Another troubling thought comes from a long conversation I had with a serving RAF officer yesterday who affirmed what I had heard so many times before, on the structure and equipment of the armed forces. I got from him what I have heard so often elsewhere, that the Services cannot afford to focus on the current wars in Afghanistan and Iraq as that would leave them unprepared to fight future wars. The effort in our current theatres must, therefore, be tempered by the need to maintain balanced forces, capable of dealing with future (unknown) commitments.
I have likened this to a military planning committee deciding in 1943 to withhold forces from the invasion of Normandy and the defeat of Hitler for fear of being unprepared to fight a war in the 1950s.
The point that emerges here is that the military – no less than the nation in general (each for their own different reasons) – is not committed to the current wars. As we listened to the RAF commentator coo and gasp at the performance of the Eurofighter, delivering a torrent of propaganda in favour of the new “toy” as it went though its paces (admittedly impressive), one’s impression was somewhat reinforced that fighting wars in distant fields were regarded as an irrelevance at best, a distraction from the real business of constructing that mythical beast, the “balanced force”.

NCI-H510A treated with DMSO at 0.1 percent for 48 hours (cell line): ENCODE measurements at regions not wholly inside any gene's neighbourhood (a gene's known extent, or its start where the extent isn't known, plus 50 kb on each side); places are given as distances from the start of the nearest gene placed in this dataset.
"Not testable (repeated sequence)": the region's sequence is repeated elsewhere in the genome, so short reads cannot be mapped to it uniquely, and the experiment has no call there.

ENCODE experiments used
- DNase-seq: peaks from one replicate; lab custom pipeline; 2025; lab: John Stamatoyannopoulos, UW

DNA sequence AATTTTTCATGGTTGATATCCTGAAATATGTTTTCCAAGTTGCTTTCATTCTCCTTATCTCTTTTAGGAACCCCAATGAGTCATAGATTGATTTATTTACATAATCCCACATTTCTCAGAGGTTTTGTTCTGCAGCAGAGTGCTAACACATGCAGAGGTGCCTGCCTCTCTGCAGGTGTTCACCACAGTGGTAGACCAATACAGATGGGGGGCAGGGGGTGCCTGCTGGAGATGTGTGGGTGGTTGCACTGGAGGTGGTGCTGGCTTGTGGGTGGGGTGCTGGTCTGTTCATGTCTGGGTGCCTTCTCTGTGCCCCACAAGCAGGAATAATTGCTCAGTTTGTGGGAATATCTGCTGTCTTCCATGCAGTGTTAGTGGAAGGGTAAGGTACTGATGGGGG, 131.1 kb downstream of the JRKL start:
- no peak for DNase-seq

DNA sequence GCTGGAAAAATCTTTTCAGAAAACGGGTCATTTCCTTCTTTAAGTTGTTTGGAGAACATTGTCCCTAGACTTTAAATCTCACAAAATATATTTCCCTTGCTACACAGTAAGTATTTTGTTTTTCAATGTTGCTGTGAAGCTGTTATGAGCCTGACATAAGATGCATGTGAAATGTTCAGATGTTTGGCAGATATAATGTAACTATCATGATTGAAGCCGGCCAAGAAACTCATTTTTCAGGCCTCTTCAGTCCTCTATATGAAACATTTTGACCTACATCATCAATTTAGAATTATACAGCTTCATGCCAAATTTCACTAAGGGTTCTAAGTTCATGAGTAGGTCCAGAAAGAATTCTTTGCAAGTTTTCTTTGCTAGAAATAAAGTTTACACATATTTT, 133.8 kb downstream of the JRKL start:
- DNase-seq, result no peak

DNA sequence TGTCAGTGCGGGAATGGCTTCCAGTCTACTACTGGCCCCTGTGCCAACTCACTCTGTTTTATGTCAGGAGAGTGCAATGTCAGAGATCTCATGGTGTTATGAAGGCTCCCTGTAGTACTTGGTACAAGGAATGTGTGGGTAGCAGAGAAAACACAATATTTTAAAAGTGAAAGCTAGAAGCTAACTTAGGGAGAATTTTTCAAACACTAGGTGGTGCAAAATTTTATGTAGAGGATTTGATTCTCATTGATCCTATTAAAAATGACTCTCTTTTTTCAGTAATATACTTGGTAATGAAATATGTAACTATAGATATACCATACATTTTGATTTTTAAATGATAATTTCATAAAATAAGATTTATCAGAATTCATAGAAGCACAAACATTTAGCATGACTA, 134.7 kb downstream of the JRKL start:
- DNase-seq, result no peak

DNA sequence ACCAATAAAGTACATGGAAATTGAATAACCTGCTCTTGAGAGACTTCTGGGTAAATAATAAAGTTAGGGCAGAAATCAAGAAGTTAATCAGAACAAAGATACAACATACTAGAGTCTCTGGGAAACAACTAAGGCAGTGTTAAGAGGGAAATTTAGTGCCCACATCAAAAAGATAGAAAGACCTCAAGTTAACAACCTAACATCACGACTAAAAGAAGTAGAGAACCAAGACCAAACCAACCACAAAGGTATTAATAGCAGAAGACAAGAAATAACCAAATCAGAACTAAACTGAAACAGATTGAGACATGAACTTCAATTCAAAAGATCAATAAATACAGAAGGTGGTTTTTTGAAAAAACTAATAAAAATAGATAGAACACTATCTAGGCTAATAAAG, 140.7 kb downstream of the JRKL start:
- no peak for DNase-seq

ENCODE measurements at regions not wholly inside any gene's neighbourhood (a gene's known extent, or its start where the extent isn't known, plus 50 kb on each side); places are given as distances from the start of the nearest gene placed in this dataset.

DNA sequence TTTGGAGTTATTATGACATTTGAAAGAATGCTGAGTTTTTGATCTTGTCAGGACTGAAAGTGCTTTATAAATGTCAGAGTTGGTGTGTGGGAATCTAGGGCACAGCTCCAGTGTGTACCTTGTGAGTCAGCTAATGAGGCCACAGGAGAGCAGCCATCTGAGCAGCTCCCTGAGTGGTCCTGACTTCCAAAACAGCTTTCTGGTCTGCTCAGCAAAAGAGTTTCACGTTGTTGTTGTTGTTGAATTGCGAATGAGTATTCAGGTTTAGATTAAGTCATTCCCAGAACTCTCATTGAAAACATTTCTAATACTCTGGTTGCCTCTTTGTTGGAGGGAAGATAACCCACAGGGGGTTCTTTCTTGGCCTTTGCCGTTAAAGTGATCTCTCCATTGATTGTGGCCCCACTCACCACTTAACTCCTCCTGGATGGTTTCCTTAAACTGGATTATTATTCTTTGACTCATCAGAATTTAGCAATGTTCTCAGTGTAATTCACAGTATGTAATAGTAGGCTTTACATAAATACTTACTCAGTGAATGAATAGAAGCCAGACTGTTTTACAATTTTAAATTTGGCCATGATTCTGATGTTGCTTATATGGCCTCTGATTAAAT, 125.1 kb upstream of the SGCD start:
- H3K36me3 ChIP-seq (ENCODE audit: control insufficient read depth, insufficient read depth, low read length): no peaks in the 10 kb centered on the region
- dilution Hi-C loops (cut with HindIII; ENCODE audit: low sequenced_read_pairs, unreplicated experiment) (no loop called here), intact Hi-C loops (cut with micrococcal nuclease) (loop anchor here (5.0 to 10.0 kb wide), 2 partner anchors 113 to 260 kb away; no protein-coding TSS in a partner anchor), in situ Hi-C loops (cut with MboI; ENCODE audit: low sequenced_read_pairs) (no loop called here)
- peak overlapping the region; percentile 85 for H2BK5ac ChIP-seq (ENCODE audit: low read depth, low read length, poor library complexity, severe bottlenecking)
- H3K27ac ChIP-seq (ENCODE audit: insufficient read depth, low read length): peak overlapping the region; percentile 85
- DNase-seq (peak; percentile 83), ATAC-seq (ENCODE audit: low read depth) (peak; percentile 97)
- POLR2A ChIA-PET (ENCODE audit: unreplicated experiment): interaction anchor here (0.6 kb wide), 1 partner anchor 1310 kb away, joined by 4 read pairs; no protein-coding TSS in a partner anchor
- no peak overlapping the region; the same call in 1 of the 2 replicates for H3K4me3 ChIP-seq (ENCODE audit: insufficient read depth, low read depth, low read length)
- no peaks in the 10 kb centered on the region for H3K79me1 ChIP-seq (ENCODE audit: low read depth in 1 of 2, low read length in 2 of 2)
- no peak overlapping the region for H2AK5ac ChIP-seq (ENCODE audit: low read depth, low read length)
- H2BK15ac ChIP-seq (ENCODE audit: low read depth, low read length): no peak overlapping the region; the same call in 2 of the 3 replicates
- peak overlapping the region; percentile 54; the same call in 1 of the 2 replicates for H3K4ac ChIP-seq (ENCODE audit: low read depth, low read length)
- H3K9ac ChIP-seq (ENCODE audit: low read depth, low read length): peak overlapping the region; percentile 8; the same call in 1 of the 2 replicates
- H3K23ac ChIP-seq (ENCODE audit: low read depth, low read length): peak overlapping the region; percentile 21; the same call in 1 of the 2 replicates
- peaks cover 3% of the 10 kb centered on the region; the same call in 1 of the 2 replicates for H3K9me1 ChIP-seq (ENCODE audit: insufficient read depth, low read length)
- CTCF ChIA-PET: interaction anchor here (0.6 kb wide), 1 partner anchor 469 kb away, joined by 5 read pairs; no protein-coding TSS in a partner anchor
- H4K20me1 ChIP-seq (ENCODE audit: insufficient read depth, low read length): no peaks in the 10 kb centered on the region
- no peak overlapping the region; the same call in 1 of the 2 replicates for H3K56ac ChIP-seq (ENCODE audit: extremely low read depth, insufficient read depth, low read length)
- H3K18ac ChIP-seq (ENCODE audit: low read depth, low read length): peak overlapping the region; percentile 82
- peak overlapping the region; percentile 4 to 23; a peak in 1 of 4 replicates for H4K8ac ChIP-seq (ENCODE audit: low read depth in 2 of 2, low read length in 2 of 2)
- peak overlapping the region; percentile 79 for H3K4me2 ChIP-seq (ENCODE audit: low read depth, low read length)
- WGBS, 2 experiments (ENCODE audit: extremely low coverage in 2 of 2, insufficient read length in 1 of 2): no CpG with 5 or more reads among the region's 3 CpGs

Frankly, if neither the military nor the population – to say nothing of the media and the political establishment – are committed to winning our current wars then (no matter how vital it is that we do win them) we have no business sending our troops there, some of them to die and many more to suffer horrific injuries. We might just as well bring them home to play with their “balanced” force and forget all about the untidiness and inconveniences of real fighting.
Significant amounts of money are going towards high tech weapons like the F-22 which is practically useless in the two wars that are currently being fought. In fact, it is hard to think of an opponent where the US would need the F-22.
China comes to mind of course, but could there really be a serious war between the US and China that did not go nuclear? In that case, the F-22 would be rather irrelevant wouldn’t it?
As the Chieftain of Seir argued in this essay, the focus on what worked well for US in the past is setting US up for military defeat.